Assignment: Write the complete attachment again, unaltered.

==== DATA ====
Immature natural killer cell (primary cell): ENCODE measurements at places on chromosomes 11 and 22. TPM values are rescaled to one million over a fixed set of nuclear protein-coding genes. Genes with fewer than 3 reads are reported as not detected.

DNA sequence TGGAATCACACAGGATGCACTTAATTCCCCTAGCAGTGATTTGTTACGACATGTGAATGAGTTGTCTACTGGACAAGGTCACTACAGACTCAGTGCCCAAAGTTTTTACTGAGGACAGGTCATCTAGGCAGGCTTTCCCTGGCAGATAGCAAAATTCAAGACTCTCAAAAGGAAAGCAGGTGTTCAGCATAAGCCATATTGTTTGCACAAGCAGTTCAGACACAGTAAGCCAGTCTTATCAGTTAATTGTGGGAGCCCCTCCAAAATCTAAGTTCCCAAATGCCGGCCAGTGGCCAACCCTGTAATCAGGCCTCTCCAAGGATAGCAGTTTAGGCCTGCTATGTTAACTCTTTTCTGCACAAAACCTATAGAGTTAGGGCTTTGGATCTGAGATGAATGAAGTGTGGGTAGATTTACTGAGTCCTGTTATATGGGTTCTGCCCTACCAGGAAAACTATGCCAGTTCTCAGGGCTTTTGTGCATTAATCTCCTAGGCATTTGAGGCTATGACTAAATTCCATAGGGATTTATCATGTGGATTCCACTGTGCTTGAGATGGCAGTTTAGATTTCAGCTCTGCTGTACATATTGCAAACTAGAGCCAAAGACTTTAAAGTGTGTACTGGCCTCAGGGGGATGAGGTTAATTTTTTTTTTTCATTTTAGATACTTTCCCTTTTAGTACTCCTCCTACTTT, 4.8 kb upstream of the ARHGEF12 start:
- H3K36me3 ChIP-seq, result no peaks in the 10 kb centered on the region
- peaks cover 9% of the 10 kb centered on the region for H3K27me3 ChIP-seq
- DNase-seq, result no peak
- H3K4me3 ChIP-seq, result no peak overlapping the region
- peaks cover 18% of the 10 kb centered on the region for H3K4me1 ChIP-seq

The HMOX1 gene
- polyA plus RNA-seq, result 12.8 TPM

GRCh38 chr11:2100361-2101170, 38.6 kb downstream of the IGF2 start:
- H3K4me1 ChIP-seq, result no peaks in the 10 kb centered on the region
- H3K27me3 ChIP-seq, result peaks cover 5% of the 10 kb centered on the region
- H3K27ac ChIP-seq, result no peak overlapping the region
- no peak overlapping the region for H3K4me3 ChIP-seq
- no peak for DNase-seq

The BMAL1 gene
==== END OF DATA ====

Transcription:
Immature natural killer cell (primary cell): ENCODE measurements at places on chromosomes 11 and 22. TPM values are rescaled to one million over a fixed set of nuclear protein-coding genes. Genes with fewer than 3 reads are reported as not detected.

DNA sequence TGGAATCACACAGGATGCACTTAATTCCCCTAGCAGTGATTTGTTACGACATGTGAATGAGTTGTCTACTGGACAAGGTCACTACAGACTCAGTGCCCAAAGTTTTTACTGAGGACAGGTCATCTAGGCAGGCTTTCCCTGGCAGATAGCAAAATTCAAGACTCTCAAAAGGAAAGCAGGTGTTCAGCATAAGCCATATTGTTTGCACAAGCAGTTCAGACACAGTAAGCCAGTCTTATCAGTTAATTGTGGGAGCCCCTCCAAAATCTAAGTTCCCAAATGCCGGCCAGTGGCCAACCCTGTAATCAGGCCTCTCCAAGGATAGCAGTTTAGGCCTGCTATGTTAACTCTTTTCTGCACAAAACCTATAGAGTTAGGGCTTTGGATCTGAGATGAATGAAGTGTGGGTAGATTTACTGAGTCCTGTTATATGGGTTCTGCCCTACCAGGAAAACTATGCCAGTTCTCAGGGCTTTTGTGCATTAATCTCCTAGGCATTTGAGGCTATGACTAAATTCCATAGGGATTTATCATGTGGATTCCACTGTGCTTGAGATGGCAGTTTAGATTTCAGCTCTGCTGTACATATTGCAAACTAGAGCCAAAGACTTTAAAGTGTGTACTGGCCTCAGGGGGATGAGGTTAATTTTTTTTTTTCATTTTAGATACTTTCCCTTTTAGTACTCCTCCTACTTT, 4.8 kb upstream of the ARHGEF12 start:
- H3K36me3 ChIP-seq, result no peaks in the 10 kb centered on the region
- peaks cover 9% of the 10 kb centered on the region for H3K27me3 ChIP-seq
- DNase-seq, result no peak
- H3K4me3 ChIP-seq, result no peak overlapping the region
- peaks cover 18% of the 10 kb centered on the region for H3K4me1 ChIP-seq

The HMOX1 gene
- polyA plus RNA-seq, result 12.8 TPM

GRCh38 chr11:2100361-2101170, 38.6 kb downstream of the IGF2 start:
- H3K4me1 ChIP-seq, result no peaks in the 10 kb centered on the region
- H3K27me3 ChIP-seq, result peaks cover 5% of the 10 kb centered on the region
- H3K27ac ChIP-seq, result no peak overlapping the region
- no peak overlapping the region for H3K4me3 ChIP-seq
- no peak for DNase-seq

The BMAL1 gene